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Fort Sill Apache sue New Mexico for recognition

ALBUQUERQUE, N.M. — The Fort Sill Apache on Tuesday filed a lawsuit in state Supreme Court against Gov. Susana Martinez for not recognizing them as a New Mexico tribe.

The tribe owns property at Akela Flats that was designated a reservation in 2011, although the majority of the tribe is located at Fort Sill, Okla. — a legacy of its removal from southwestern New Mexico in the late 1800s as prisoners of war.

In a statement on the lawsuit, the tribe alleges the governor and her administration “are discriminating against the tribe by excluding it from consultations with other tribes, barring it from the state’s annual state-tribal summit … and otherwise preventing FSA from obtaining access to state capital projects funding and other state programs and benefits.”

The Fort Sill Apache have been fighting to establish a casino on their 30-acre reservation near Deming, a business that could be an economic driver to bring their people to New Mexico, said spokeswoman Rachel Cromer.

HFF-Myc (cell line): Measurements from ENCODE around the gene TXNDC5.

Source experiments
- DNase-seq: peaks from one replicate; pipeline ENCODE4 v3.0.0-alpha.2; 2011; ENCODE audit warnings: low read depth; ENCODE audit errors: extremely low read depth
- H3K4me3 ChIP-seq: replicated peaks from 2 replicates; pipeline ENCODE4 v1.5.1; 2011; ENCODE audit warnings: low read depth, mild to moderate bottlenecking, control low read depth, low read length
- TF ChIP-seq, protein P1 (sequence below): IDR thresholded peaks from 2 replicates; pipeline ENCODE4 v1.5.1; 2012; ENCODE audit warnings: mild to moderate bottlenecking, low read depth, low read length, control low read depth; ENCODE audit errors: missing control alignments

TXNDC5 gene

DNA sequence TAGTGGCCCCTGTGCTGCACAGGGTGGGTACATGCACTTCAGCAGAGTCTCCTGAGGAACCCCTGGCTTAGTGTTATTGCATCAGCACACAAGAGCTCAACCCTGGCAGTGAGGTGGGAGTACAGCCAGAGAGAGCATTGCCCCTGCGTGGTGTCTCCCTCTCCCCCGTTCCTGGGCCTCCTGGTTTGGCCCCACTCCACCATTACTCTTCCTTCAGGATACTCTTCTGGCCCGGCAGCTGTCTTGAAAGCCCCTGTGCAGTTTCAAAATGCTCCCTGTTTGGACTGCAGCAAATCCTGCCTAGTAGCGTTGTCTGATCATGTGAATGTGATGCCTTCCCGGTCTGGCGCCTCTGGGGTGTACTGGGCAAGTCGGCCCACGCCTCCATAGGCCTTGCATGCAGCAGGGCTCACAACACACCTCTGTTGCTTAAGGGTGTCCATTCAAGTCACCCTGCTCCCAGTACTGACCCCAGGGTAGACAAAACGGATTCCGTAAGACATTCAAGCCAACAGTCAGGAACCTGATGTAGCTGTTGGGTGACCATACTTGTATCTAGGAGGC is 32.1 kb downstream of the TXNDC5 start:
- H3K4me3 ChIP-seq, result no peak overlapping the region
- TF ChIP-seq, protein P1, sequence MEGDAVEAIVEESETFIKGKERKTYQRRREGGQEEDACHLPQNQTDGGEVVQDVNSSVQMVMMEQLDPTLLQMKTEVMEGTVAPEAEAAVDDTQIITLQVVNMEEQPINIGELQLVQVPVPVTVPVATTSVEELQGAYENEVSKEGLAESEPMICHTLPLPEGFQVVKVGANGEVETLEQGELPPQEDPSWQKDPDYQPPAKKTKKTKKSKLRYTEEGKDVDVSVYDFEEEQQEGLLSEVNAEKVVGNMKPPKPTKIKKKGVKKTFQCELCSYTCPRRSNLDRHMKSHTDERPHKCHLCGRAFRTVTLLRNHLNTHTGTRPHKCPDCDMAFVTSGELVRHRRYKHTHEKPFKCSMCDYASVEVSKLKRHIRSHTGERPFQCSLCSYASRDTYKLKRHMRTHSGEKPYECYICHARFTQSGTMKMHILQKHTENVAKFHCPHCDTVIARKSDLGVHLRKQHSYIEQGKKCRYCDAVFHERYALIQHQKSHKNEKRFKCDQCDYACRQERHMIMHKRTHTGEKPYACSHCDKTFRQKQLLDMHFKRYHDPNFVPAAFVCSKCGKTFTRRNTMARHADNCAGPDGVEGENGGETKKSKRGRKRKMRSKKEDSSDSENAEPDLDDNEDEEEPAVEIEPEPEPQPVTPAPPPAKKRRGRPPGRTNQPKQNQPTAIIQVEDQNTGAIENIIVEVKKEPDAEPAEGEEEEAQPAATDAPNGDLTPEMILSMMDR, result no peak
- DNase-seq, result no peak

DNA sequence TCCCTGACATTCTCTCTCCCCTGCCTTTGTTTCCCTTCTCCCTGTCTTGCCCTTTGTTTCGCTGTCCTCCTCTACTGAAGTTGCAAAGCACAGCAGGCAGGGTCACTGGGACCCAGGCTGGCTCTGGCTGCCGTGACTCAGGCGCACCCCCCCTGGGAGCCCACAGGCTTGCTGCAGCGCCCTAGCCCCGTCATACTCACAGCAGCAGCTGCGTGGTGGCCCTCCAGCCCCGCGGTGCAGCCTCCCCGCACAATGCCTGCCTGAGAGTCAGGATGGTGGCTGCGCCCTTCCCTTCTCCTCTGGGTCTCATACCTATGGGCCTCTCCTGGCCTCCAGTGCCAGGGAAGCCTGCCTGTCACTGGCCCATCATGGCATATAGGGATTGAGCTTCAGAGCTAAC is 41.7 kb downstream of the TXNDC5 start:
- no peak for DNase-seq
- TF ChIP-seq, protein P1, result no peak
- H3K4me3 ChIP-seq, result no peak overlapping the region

Enrique Knell, spokesman for Martinez, said in an email that the tribe “is an Oklahoma tribe trying to capitalize on the gaming market in New Mexico. Those efforts began by acquiring a small parcel of land for the purpose of gaming, despite representations to the State it would not be used for that purpose. The federal government has repeatedly blocked the Tribe’s gaming efforts in New Mexico, finding that they are an Oklahoma tribe and lack any government structure or population base in New Mexico.”

The lawsuit requests the Supreme Court require Martinez to recognize the tribe under state law.



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